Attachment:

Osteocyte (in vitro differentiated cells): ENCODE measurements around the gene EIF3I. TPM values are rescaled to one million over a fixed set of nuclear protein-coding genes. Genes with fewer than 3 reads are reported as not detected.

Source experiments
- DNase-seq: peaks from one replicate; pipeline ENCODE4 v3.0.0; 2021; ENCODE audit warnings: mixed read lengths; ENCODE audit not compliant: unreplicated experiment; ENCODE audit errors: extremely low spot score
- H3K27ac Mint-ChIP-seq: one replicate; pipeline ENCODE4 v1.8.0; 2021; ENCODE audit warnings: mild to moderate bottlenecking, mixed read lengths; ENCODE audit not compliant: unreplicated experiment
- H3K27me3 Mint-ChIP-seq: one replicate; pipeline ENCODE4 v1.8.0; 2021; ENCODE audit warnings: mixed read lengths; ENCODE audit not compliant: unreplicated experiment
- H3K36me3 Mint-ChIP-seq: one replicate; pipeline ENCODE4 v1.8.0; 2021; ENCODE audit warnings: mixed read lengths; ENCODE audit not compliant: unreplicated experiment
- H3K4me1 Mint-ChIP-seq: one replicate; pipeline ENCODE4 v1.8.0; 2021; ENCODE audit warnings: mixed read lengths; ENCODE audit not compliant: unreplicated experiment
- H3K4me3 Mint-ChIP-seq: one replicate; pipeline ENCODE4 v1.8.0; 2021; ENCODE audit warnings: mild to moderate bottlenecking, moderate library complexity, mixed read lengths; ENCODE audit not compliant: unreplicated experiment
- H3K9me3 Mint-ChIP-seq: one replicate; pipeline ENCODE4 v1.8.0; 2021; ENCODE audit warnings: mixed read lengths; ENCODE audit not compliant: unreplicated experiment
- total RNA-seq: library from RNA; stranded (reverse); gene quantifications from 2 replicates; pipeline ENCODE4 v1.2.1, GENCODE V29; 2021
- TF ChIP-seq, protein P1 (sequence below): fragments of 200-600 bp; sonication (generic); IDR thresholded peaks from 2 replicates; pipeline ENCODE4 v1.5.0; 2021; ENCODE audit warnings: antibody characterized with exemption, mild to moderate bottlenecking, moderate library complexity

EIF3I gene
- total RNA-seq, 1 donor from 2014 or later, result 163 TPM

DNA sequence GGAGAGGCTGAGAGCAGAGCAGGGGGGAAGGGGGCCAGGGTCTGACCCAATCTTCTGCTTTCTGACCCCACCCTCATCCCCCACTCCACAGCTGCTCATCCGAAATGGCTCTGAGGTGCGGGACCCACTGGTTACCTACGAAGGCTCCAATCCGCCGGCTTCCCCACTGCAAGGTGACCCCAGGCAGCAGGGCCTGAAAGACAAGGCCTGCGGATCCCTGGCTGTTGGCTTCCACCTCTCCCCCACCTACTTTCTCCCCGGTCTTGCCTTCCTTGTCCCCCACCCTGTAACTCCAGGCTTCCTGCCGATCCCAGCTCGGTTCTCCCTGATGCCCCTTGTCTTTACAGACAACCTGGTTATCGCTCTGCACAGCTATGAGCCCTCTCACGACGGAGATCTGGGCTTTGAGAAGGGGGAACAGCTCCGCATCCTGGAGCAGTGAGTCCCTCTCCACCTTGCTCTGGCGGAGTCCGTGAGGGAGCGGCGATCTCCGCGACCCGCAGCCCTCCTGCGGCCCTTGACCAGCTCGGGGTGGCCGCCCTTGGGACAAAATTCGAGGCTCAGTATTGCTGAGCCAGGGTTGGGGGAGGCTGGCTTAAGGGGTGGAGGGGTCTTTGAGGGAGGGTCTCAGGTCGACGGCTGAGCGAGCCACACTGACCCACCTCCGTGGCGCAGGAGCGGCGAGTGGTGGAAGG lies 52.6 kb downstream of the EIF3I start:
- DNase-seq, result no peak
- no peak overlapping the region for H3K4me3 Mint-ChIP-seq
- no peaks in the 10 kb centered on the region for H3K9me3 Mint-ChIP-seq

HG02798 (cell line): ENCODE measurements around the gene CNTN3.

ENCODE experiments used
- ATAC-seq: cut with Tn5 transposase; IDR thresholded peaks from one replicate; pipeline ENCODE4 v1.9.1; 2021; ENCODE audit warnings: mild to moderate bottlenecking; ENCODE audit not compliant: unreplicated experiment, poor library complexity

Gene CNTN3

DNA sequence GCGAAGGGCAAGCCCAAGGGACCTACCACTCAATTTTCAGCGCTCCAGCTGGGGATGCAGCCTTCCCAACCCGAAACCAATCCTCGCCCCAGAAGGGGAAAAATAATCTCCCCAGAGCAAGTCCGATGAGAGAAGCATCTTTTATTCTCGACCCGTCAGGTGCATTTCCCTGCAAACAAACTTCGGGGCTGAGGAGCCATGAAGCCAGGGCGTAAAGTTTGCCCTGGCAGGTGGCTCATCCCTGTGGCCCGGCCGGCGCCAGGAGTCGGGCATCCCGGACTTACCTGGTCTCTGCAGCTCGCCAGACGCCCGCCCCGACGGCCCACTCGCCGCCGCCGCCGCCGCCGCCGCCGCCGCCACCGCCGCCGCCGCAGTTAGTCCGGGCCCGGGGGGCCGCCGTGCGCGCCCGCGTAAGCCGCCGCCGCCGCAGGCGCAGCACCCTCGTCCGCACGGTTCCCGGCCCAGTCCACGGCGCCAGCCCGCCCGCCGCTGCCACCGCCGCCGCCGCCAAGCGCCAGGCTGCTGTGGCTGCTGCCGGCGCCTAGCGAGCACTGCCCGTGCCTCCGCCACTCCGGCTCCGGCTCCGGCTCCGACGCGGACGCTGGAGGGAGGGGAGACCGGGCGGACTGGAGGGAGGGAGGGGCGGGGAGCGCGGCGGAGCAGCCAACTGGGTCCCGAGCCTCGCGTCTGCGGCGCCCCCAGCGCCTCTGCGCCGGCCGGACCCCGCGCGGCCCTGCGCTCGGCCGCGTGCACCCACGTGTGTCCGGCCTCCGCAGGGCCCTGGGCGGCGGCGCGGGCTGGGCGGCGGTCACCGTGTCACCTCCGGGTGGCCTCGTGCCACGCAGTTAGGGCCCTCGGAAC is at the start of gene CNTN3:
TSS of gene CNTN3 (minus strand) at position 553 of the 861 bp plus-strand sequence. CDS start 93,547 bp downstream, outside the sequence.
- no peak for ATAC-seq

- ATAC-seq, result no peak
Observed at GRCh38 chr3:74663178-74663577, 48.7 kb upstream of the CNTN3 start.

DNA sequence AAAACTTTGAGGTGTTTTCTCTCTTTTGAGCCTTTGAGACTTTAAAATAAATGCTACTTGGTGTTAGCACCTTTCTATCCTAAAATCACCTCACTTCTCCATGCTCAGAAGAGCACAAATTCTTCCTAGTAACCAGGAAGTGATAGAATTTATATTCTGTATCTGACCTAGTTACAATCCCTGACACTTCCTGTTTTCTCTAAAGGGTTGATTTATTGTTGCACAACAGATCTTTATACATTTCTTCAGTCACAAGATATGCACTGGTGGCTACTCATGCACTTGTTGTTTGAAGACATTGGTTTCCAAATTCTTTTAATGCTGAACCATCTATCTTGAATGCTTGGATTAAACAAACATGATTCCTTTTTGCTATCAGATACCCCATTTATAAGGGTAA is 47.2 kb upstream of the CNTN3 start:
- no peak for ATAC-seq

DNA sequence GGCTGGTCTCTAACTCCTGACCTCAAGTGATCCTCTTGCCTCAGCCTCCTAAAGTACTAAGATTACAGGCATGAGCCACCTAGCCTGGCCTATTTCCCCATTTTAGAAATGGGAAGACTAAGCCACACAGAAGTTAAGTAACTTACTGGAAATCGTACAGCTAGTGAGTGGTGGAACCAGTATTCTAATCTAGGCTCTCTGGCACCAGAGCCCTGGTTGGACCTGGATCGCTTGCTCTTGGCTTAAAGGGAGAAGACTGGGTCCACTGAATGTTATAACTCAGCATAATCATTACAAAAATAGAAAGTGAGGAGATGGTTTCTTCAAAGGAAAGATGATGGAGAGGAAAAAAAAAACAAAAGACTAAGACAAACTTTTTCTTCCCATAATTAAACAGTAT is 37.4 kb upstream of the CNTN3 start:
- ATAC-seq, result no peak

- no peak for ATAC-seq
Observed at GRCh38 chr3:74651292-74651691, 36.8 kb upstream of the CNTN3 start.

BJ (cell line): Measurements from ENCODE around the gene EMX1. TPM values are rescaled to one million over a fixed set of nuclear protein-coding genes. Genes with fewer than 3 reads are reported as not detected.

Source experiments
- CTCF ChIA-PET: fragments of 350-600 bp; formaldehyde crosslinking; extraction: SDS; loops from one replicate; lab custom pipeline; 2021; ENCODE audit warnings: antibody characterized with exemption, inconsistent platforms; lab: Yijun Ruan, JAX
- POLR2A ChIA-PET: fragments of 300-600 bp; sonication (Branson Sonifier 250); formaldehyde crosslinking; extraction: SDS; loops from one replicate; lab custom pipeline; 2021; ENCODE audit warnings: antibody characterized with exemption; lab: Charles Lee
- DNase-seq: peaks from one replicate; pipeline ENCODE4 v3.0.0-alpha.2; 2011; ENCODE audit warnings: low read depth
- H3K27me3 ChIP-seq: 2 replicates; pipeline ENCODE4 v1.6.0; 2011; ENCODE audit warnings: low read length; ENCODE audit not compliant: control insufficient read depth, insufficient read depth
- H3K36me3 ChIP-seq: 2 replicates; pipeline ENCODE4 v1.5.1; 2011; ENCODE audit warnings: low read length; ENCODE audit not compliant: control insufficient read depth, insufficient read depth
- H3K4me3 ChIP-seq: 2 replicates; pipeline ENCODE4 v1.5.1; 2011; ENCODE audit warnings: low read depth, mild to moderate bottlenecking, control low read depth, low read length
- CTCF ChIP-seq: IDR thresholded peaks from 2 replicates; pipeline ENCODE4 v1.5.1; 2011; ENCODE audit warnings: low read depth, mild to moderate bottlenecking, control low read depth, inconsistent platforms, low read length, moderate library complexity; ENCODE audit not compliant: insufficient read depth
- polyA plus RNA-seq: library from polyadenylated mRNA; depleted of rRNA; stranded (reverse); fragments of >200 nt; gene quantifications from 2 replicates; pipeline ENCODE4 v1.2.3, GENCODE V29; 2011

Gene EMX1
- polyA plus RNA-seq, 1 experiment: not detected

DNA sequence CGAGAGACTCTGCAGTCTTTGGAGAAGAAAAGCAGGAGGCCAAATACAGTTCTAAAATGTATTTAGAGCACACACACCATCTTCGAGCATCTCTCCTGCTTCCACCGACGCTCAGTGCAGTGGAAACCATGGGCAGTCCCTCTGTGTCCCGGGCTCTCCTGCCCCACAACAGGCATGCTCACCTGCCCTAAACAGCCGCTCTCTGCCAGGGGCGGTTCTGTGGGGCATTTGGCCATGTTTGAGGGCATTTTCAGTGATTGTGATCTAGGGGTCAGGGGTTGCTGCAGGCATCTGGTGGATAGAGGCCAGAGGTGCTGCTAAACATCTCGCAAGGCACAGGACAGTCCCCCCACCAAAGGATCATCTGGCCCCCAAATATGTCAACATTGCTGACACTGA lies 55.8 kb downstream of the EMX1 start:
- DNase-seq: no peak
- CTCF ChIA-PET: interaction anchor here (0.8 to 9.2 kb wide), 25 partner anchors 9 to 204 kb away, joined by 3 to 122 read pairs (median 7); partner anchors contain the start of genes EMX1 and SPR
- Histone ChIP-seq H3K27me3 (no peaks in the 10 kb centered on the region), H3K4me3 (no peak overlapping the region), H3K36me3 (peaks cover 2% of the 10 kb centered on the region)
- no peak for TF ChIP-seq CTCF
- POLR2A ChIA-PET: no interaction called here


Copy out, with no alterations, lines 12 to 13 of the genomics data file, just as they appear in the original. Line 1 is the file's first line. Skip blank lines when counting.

EIF3I gene
- total RNA-seq, 1 donor from 2014 or later, result 163 TPM